The performance had only just started so we didn’t miss too much (we think!)

The “stage aside” here is deciding what to see at the Fringe is hard as there is so much choice (maybe 2,500 shows per day). The printed program is a “volume”, the posters all look great and flyers are pressed into your hands on all sides plus more when you go to a show, plus performers enticing you in…plus all this instantly available on the App. We have a had a bit more practice than Neil & Carol did (they were newbies) and Kenny and Mo hadn’t been for ages. It is a fair bit of work trying to plan shows so the times and locations fit together …and pick ones which are worth seeing!… then figure out where you can get something decent to eat quickly…when everywhere is full. I also try and look at independent reviews rather than the performer’s sales blurb.

The advantage of me doing it is I enjoy it, and it lets me influence the choices 🙂

I fancied Thunderstruck after reading the reviews plus the subject matter. It was Theatre (new writing,music). From the program ” The tragic and comic tale of the greatest bagpiper who ever lived. Fresh from sell-out previews at Celtic Connections and Piping Live!, a one-man emotional rollercoaster exploring how the traditions of bagpipe music were rocked by Perthshire bin man Gordon Duncan, and how he changed the life of one young piper from Fife forever. “

I was aware of Gordon Duncan who was a piper who broke the rules and made some amazing music, now copied by many.

The writer/actor/narrator was the young piper who’s life was changed after an encounter with Gordon Duncan . The story was of him growing up in the hard-drinking, bullying environment of a Pipe Band. They went onto some success winning the World Championship for their Youth category., and how seeing a drunk Gordon Duncan playing in a bar in France changed him.

It was well written and brilliantly performed. Funny and tragic. Gordon Duncan committed suicide at 41 after a struggle with alcoholism. He finished with “Thunderstruck” (from AC DC) played on the pipes, the interpretation Gordon Duncan unleashed on the world. I guess this was a pre-cursor to the Red Hot Chilli Pipers set. We all really appreciated the show ..(“enjoyed” is the wrong adjective for tragic tale)

An evening without Kate Bush

Next stop was the Voodo Rooms near Princes Street to see An Evening Without Kate Bush. It was a free show but I had fancied it last week and Kenny’s friend had recommended it. The street was heaving with queuing people for assorted shows. Unusually there didn’t seem to be any Fringe staff there sorting out the queues.

Anyhoo we got in …just. A medium-sized room full to the gunnels.

This turned out to be one of our favourite shows by a long way. We later found our Sarah-Louise Young has a history of similar shows such as parody shows with Edith Piaf and Liza Minnelli in “Cabaret Whore” and her homage to Julie Andrews in Julie Madley Deeply.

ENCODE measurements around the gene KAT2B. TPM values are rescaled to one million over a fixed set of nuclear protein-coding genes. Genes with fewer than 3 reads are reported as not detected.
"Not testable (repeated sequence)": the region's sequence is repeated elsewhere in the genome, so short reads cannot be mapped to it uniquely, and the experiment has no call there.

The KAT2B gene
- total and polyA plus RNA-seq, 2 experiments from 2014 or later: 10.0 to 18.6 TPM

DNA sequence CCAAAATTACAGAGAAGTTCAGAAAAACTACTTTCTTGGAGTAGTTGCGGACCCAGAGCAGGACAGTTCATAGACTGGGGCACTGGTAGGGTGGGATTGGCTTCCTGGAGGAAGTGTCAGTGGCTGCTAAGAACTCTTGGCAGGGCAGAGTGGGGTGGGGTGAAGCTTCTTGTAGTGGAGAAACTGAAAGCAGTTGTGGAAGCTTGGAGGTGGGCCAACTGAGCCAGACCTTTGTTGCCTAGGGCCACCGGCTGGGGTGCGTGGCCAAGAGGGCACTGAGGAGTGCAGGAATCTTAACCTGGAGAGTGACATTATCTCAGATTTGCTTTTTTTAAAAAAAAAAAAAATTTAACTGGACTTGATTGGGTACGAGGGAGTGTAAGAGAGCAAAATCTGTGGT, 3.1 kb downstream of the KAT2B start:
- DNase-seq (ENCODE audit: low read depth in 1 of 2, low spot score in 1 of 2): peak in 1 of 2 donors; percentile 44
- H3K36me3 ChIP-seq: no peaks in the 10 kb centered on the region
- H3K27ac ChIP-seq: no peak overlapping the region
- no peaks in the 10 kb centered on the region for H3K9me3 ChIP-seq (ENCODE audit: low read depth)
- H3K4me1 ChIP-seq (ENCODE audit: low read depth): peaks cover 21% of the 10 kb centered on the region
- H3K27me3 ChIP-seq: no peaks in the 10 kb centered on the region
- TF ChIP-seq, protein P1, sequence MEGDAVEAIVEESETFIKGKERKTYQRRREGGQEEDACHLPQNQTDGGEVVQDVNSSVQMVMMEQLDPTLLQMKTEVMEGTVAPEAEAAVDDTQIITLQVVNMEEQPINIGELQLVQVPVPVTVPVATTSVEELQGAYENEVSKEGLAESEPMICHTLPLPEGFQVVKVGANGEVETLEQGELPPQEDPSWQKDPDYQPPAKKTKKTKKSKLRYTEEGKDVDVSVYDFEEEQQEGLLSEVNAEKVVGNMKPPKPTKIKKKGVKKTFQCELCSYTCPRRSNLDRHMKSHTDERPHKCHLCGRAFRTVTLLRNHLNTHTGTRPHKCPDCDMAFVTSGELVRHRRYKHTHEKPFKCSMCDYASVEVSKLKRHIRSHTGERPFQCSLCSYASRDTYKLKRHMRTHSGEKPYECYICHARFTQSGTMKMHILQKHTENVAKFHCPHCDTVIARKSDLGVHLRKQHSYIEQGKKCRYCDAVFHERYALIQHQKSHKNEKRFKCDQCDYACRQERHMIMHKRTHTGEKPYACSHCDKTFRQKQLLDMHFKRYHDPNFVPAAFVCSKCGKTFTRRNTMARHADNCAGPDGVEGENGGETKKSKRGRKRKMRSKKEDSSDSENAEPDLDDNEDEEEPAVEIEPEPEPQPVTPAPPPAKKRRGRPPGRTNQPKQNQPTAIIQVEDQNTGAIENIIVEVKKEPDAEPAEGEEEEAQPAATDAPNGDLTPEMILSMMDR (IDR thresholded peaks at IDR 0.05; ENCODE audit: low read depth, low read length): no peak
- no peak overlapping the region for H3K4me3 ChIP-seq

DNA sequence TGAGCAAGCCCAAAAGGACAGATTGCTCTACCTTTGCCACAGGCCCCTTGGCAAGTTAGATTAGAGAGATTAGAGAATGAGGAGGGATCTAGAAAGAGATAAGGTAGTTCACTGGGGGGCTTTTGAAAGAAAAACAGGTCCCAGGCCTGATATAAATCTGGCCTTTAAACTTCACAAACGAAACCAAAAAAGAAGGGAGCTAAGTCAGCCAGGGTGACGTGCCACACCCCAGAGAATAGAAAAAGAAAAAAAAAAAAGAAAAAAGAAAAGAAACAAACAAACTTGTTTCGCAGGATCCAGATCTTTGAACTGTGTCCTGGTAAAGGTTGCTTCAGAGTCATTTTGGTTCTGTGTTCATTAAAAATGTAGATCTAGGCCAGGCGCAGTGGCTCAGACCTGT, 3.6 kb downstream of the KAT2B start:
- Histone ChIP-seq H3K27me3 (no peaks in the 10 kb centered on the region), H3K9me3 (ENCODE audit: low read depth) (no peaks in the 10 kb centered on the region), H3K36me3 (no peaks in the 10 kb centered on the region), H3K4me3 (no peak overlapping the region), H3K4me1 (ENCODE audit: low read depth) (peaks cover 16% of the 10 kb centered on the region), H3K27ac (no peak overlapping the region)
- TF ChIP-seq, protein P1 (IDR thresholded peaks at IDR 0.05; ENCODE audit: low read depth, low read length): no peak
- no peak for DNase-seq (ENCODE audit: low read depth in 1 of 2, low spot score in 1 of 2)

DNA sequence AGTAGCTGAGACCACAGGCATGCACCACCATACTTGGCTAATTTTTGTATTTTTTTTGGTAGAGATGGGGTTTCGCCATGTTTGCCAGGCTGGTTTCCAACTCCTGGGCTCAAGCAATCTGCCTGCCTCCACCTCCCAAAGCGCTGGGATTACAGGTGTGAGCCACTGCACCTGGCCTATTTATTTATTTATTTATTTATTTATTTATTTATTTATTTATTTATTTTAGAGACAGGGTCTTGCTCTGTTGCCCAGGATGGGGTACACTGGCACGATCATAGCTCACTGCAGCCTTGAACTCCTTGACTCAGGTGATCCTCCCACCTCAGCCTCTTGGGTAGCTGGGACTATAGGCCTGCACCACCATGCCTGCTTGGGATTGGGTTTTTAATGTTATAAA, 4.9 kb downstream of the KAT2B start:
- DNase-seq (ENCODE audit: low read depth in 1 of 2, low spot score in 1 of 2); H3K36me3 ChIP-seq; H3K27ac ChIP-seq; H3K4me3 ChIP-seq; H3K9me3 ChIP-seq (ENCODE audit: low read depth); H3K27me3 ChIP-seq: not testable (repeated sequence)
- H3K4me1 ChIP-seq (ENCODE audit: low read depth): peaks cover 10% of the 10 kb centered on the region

Right from the get-go she engaged with the audience from the back of the room with her intro of herself … an that it was an evening “without” Kate Bush. A great Kate Bush costume and almost immediately getting the audience to howl like dogs before launching into Hounds Of Love. She has a great Kate-Bush like voice and moved just like her, parodying the videos.

It was pitched just right for both Kate Bush “superfans”, passing interests and non-believers 🙂

Part tribute and part tongue-in-cheek send-up, but all done with “Love of the Bush”

It was a free show but I left more money than I paid for any of my “bought tickets”. It was worth every penny.

We found somewhere to eat!. Carnivore in the Cowgate

Things were going critical by this stage!. Moira needed fed before she got “hangry”!. We headed back towards the Southside but diverted onto the High Street for grub. The Mitre was mobbed as were the next two. We headed down to the Cowgate to maybe head up to Bristo Square / George Square for “street food” if we got desperate. I spotted there was a free table in Carnivore so we grabbed it!. It was a trendy pub with cool, loud music and a limited menu, but it was slickly run and well staffed.

Decent beer (Brewdog Elvis Juice on-tap). I had an excellent huge juicy chop, Aileen had a fancy burger (it should be at that price !), and Keny and Mo had fried chicken in a bun. Everybody enjoyed their grub and refreshment. The rain had started ….again…..so we were all grateful to get a seat inside and edible grub rather than be huddled under a tree with street-food!

Clouds Poster

Our next show was Clouds back up on the High Street. Moira picked this one and it had good reviews. It was Theatre (new writing, historical). A small venue but quite well attended. Set in 1913 and telling the story of Freddie’s (Winifred’s) battle to gain a flying license and compete in an air-race. It brings in class themes, throws in the odd curve-ball, and the Suffragette. movement.

Hands up I slept through a lot of it …. and we were in the front row within touching distance of the actors!. It wasn’t a reflection on the writing or the performance ….things had caught up with me!

It was only just after 10:00 PM when we came out. We had a half-hearted attempt to pick another show ….but ended up just walking back to the flat after a stop at the “Offie”!

Tomorrow’s another day!